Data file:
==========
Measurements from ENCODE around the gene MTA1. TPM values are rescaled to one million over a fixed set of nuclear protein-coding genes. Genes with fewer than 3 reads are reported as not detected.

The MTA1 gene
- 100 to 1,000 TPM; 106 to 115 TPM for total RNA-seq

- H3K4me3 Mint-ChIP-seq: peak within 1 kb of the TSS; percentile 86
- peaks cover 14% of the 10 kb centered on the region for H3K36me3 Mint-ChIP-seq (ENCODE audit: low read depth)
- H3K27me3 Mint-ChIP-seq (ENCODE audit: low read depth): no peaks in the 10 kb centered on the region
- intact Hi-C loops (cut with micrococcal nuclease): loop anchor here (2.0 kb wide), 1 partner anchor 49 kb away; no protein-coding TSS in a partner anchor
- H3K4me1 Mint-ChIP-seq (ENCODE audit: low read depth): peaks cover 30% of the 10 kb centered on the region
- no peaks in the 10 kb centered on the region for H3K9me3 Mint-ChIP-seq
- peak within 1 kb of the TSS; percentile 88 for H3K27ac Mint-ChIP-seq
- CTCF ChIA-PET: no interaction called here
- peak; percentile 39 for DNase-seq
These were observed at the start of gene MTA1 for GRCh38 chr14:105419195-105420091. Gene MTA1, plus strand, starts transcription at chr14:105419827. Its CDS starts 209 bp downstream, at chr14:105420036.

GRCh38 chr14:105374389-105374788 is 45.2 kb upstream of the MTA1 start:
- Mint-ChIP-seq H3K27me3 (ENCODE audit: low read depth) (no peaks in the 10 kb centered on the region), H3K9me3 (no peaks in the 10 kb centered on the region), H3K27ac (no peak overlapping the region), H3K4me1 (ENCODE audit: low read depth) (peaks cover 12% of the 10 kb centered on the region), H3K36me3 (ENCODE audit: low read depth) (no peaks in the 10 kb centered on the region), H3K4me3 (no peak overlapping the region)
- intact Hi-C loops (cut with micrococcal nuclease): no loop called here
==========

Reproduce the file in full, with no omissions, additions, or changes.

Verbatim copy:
Measurements from ENCODE around the gene MTA1. TPM values are rescaled to one million over a fixed set of nuclear protein-coding genes. Genes with fewer than 3 reads are reported as not detected.

The MTA1 gene
- 100 to 1,000 TPM; 106 to 115 TPM for total RNA-seq

- H3K4me3 Mint-ChIP-seq: peak within 1 kb of the TSS; percentile 86
- peaks cover 14% of the 10 kb centered on the region for H3K36me3 Mint-ChIP-seq (ENCODE audit: low read depth)
- H3K27me3 Mint-ChIP-seq (ENCODE audit: low read depth): no peaks in the 10 kb centered on the region
- intact Hi-C loops (cut with micrococcal nuclease): loop anchor here (2.0 kb wide), 1 partner anchor 49 kb away; no protein-coding TSS in a partner anchor
- H3K4me1 Mint-ChIP-seq (ENCODE audit: low read depth): peaks cover 30% of the 10 kb centered on the region
- no peaks in the 10 kb centered on the region for H3K9me3 Mint-ChIP-seq
- peak within 1 kb of the TSS; percentile 88 for H3K27ac Mint-ChIP-seq
- CTCF ChIA-PET: no interaction called here
- peak; percentile 39 for DNase-seq
These were observed at the start of gene MTA1 for GRCh38 chr14:105419195-105420091. Gene MTA1, plus strand, starts transcription at chr14:105419827. Its CDS starts 209 bp downstream, at chr14:105420036.

GRCh38 chr14:105374389-105374788 is 45.2 kb upstream of the MTA1 start:
- Mint-ChIP-seq H3K27me3 (ENCODE audit: low read depth) (no peaks in the 10 kb centered on the region), H3K9me3 (no peaks in the 10 kb centered on the region), H3K27ac (no peak overlapping the region), H3K4me1 (ENCODE audit: low read depth) (peaks cover 12% of the 10 kb centered on the region), H3K36me3 (ENCODE audit: low read depth) (no peaks in the 10 kb centered on the region), H3K4me3 (no peak overlapping the region)
- intact Hi-C loops (cut with micrococcal nuclease): no loop called here